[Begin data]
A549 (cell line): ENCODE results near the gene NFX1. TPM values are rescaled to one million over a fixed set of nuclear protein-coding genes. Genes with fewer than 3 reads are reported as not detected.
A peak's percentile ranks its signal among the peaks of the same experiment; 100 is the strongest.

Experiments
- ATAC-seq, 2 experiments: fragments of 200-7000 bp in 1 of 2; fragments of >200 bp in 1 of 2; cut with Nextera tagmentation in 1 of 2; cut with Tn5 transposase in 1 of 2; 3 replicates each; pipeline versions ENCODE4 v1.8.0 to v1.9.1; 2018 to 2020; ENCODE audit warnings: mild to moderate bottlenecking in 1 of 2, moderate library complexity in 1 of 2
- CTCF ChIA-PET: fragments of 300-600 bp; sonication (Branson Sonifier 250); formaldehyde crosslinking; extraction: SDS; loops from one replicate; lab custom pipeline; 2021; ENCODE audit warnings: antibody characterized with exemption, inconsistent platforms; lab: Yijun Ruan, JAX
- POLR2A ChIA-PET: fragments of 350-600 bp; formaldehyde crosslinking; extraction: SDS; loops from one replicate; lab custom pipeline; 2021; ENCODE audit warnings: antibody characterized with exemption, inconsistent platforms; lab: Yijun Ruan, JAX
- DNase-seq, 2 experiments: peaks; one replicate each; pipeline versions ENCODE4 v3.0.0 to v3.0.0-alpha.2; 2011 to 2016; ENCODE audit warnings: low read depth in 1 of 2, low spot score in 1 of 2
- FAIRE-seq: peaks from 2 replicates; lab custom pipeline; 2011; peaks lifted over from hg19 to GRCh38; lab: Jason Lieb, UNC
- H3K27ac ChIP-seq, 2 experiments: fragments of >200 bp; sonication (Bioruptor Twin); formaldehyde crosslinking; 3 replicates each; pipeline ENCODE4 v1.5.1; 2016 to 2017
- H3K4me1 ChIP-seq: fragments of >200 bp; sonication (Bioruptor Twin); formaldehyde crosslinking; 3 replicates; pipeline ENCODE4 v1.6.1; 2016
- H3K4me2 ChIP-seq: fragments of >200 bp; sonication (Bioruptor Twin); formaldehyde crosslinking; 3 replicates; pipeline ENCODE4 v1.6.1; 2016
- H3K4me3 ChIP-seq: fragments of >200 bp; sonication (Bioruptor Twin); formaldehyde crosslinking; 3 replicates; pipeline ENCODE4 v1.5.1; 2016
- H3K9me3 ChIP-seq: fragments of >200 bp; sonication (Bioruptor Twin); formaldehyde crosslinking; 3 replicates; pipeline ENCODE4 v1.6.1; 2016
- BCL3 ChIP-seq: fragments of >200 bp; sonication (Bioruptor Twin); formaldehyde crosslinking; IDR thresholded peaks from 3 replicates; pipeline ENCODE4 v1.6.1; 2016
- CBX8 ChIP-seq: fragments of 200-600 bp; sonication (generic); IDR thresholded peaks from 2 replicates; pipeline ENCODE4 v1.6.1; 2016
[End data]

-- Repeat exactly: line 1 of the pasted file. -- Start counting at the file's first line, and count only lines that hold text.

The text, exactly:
A549 (cell line): ENCODE results near the gene NFX1. TPM values are rescaled to one million over a fixed set of nuclear protein-coding genes. Genes with fewer than 3 reads are reported as not detected.